I feel like every time I go over to my friend Julie's house, she's always complaining about her back hurting. And, when I ask her why, she's always like, "I don't know, Fritsch. I'm getting old." That seriously can't be the answer. Can back pain just come out of nowhere? I am always surprised to find out that she just lives with it. What's up with that? To help my friend and so many other people out there struggling from back pain, I contacted Ryan Seal, MD, an orthopedic spine surgeon with The Christ Hospital Physicians – Spine Surgery.
Causes of back pain
I wanted to find out what might be causing Julie's back pain. Dr. Seal advised, "Sitting at a desk or computer for prolonged periods of time can contribute to neck and back pain. Getting up and moving hourly when possible can help with this. Tasks that involve repetitive bending and twisting can also contribute to back pain as well." This makes total sense because my friend had been working from home and had just recently gone back to work.
I did, however, want to ask Dr. Seal about certain chores around the house that might be contributing to the back pain.
Dr. Seal said, "Sadly, chores and housework are a part of life. As I mentioned, repetitive bending and twisting motions, particularly when moving or carrying heavy objects, can contribute to back pain. Maintaining a neutral posture, bending at the knees and hips, and making sure to change hands or sides when appropriate (alternate hands when vacuuming, sweeping, and scrubbing) can prevent overworking one side or the other."
A treatment plan
Now that we know what might be causing the back pain, it's time to think about the treatment. When it comes to at-home treatments that might help with back pain, there are a ton of options trending online, like foam rollers or lacrosse balls, a percussive massager, the "chirp wheel" and posture trainers. It can be difficult to know which one to choose, if any.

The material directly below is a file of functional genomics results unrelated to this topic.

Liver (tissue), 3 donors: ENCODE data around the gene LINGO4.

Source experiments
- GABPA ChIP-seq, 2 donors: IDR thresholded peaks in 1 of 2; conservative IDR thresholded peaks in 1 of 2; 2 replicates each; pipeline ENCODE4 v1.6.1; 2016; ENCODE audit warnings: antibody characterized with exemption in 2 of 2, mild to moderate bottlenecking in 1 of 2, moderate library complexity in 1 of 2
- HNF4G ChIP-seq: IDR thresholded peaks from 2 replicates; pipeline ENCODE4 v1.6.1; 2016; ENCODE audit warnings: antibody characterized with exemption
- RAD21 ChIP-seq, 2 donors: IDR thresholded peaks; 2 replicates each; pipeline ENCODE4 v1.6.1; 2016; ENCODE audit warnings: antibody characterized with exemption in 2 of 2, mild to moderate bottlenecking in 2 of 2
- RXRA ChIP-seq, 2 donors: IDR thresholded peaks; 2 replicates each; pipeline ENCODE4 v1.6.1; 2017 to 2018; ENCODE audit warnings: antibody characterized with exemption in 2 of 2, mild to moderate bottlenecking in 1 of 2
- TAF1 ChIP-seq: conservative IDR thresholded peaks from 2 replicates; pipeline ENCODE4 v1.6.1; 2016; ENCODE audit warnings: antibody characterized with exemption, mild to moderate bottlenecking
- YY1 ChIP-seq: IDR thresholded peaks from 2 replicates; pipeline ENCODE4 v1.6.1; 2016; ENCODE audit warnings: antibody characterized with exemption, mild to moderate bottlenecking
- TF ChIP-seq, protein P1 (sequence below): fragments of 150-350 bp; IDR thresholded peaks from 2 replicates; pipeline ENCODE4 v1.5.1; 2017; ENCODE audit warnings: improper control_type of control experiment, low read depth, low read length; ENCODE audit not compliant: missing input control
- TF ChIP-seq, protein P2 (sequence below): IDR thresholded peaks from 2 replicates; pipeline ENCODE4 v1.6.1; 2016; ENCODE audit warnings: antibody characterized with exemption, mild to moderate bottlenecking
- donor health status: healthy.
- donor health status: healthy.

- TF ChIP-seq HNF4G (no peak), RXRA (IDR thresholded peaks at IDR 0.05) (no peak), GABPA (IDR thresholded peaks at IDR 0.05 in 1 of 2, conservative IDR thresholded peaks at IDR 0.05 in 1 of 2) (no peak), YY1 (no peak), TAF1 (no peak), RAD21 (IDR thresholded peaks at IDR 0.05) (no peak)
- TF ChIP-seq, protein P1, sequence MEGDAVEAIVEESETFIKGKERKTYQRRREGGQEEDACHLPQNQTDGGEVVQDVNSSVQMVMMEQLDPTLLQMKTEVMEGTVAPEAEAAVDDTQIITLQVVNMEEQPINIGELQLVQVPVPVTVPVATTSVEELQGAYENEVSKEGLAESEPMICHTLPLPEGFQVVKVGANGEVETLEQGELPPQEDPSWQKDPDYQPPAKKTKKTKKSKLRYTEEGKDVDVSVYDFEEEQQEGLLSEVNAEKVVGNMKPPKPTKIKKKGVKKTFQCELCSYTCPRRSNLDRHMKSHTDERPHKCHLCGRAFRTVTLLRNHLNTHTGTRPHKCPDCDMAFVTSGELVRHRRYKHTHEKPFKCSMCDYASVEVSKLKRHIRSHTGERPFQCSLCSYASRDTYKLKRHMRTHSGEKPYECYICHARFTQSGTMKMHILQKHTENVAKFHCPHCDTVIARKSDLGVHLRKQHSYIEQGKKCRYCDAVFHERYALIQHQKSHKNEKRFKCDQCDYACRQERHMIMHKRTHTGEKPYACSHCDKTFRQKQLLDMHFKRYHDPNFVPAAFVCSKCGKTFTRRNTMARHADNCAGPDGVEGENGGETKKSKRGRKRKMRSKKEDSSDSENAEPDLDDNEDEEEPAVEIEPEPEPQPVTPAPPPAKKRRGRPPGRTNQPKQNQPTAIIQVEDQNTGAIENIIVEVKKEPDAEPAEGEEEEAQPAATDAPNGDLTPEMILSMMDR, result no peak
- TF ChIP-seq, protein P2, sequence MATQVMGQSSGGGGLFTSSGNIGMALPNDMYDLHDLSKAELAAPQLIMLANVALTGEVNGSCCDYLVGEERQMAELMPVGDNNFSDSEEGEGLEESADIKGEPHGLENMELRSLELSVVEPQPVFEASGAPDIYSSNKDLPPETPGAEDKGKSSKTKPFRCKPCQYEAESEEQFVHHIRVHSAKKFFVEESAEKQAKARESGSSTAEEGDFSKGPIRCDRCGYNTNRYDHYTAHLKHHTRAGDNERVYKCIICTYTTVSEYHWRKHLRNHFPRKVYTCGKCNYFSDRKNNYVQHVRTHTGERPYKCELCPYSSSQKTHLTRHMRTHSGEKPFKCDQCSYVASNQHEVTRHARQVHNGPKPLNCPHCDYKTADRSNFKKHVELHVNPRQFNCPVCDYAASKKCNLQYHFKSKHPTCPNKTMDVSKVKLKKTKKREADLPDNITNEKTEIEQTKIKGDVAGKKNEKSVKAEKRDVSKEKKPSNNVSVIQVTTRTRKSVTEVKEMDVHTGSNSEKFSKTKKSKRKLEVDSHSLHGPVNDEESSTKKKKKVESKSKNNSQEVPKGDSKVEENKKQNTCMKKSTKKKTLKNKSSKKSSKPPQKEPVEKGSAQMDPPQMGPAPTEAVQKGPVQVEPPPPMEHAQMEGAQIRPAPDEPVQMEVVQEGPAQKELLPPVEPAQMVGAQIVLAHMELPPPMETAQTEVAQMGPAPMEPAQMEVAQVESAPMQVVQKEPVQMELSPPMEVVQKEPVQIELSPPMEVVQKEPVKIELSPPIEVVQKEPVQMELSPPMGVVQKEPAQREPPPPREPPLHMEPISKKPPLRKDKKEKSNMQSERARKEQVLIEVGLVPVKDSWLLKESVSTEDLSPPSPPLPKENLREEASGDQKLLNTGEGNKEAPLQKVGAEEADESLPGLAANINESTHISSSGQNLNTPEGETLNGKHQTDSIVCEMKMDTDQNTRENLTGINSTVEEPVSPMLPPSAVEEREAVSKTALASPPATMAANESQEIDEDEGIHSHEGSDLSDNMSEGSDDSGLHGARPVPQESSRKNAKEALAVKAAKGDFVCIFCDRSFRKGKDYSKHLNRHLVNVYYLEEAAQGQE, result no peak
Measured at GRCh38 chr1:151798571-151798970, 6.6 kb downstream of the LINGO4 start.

Dr. Seal said, "All of these devices can be safe, reasonable options to help relieve back and neck pain. They should be used, ideally, with the assistance of a therapist, personal trainer, or other trained individual—or at a minimum with instruction from a trusted source. Often, they can be helpful for neck and back issues that are not related to significant intra-spinal issues, but instead for problems related to the muscles and tissues outside the spine that are still important components of the back and neck."
In addition to trying some of these products, there are simple exercises like planks, pelvic tilts, and quadruped arm/leg raises. Stretching is important, as well—and maintaining a strong core. Hot and/or cold therapy could also help with back pain, and it really depends on the individual. One is not always better than the other, but either and/or both can be helpful. Some people may prefer one over another at all times, preference may be seasonal, but individuals should feel free to try them at any time, as they can be useful.
Often, back pain can be manageable, but it's important to know when to see an expert.
Dr. Seal noted, "When pain becomes more than a nuisance and is impacting one's quality of life, it may be time to consider seeing a specialist. If you develop severe pain radiating down the arm or leg, that can also be a signal that it is time to see a spine specialist. Other things to look out for are worsening problems with balance, dexterity, or weakness in the extremities."
Learn more about how the experts at The Christ Hospital Joint & Spine can help or find a back (spine) specialist near you.